FTC Commissioner Joshua Wright will be the keynote speaker at TechFreedom and ICLE’s latest installment in their year-long project “FTC: Technology and Reform,” launched in December. Join us on Thursday, July 31 at the Woolly Mammoth Theatre Company for a lunch and panel discussion on the important questions surrounding the FTC’s latest consumer protection enforcement actions. RSVP here.
The FTC recently issued a complaint and consent order against Apple, alleging its in-app purchasing design doesn’t meet the Commission’s standards of fairness. The action and resulting settlement drew a forceful dissent from Commissioner Wright, and sparked a discussion among the Commissioners about balancing economic harms and benefits in Section 5 unfairness jurisprudence. More recently, the FTC brought a similar action against Amazon, now pending in federal district court.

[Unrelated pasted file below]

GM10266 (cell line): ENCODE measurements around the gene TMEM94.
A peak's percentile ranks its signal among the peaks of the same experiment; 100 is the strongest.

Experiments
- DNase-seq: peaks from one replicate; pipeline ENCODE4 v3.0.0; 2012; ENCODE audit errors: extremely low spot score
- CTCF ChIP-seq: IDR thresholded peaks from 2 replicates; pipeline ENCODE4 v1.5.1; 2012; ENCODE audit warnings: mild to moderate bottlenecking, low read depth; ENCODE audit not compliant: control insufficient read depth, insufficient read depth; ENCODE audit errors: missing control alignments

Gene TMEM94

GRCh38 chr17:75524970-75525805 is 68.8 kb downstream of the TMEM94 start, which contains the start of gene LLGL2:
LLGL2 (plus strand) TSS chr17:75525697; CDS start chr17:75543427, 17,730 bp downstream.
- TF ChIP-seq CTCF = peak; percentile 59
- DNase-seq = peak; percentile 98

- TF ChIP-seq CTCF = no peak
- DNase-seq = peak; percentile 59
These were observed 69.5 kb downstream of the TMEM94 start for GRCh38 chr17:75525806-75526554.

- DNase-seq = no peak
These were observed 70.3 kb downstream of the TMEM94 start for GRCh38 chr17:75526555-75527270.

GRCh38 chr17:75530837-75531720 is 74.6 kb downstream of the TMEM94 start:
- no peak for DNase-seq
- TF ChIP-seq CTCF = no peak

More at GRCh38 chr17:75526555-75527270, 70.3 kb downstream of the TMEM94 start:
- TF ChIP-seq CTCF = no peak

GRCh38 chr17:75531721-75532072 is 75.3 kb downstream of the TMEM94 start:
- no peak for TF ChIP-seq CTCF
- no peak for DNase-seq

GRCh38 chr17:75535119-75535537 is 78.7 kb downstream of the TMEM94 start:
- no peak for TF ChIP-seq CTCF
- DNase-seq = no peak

These cases raise important questions about the FTC’s consumer protection enforcement practices, especially its use of economics. How does the Commission weigh the costs and benefits of its enforcement decisions? How does the agency employ economic analysis in digital consumer protection cases generally? What can the FTC’s Bureau of Consumer Protection learn from the Bureau of Competition’s experience using economics in antitrust cases?
As we approach the hundred-year anniversary of the FTC’s formation, the proliferation of advanced consumer technology will continue to pose challenges for regulators. How should the agency approach unfairness issues in the digital age? What trade-offs are involved in second-guessing user-interface design and user-experience decisions? To what extent can and should the agency impose its own technical and design preferences on the firms it regulates?